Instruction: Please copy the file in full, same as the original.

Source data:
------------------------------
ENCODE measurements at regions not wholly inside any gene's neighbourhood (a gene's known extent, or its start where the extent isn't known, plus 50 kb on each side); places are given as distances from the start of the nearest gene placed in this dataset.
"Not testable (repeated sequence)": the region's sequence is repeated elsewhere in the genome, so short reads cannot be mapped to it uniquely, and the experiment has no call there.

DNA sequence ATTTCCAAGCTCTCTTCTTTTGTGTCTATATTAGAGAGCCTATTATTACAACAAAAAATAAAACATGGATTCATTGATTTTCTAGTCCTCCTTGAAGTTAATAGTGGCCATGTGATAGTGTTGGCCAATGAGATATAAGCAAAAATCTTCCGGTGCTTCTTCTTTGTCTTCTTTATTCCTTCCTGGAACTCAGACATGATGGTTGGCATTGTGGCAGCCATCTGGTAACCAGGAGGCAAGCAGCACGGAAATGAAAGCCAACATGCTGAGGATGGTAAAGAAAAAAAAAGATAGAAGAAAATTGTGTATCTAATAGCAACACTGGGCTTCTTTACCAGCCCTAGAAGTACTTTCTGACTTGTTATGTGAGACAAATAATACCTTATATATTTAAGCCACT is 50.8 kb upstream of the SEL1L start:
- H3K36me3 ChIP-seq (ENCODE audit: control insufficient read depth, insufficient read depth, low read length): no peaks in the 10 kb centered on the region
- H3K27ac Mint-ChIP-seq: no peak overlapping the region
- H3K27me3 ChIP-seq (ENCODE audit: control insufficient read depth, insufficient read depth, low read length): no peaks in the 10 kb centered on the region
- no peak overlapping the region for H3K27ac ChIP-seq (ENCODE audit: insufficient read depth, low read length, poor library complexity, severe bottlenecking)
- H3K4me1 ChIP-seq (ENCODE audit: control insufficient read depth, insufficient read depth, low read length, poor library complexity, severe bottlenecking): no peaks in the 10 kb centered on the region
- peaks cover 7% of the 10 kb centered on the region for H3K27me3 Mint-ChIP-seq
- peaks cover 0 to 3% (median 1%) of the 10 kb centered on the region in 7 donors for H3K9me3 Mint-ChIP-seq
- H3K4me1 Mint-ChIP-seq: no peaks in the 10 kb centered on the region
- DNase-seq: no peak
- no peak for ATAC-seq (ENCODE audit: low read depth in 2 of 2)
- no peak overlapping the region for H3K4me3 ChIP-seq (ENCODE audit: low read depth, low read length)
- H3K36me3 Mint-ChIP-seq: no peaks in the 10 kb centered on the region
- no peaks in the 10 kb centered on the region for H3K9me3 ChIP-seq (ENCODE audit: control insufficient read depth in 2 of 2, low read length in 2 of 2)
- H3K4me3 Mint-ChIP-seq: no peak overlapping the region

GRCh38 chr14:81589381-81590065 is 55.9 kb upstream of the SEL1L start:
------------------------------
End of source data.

ENCODE measurements at regions not wholly inside any gene's neighbourhood (a gene's known extent, or its start where the extent isn't known, plus 50 kb on each side); places are given as distances from the start of the nearest gene placed in this dataset.
"Not testable (repeated sequence)": the region's sequence is repeated elsewhere in the genome, so short reads cannot be mapped to it uniquely, and the experiment has no call there.

DNA sequence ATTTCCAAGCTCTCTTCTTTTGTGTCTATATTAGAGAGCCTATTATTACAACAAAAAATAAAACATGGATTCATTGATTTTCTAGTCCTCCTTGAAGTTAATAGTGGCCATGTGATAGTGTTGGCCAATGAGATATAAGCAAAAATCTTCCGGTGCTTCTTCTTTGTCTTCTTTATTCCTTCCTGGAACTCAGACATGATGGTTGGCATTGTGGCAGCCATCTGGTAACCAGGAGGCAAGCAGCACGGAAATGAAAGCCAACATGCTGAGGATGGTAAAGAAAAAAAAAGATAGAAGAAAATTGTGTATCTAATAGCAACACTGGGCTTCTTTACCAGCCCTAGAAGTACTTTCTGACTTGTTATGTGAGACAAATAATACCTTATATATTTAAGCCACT is 50.8 kb upstream of the SEL1L start:
- H3K36me3 ChIP-seq (ENCODE audit: control insufficient read depth, insufficient read depth, low read length): no peaks in the 10 kb centered on the region
- H3K27ac Mint-ChIP-seq: no peak overlapping the region
- H3K27me3 ChIP-seq (ENCODE audit: control insufficient read depth, insufficient read depth, low read length): no peaks in the 10 kb centered on the region
- no peak overlapping the region for H3K27ac ChIP-seq (ENCODE audit: insufficient read depth, low read length, poor library complexity, severe bottlenecking)
- H3K4me1 ChIP-seq (ENCODE audit: control insufficient read depth, insufficient read depth, low read length, poor library complexity, severe bottlenecking): no peaks in the 10 kb centered on the region
- peaks cover 7% of the 10 kb centered on the region for H3K27me3 Mint-ChIP-seq
- peaks cover 0 to 3% (median 1%) of the 10 kb centered on the region in 7 donors for H3K9me3 Mint-ChIP-seq
- H3K4me1 Mint-ChIP-seq: no peaks in the 10 kb centered on the region
- DNase-seq: no peak
- no peak for ATAC-seq (ENCODE audit: low read depth in 2 of 2)
- no peak overlapping the region for H3K4me3 ChIP-seq (ENCODE audit: low read depth, low read length)
- H3K36me3 Mint-ChIP-seq: no peaks in the 10 kb centered on the region
- no peaks in the 10 kb centered on the region for H3K9me3 ChIP-seq (ENCODE audit: control insufficient read depth in 2 of 2, low read length in 2 of 2)
- H3K4me3 Mint-ChIP-seq: no peak overlapping the region

GRCh38 chr14:81589381-81590065 is 55.9 kb upstream of the SEL1L start: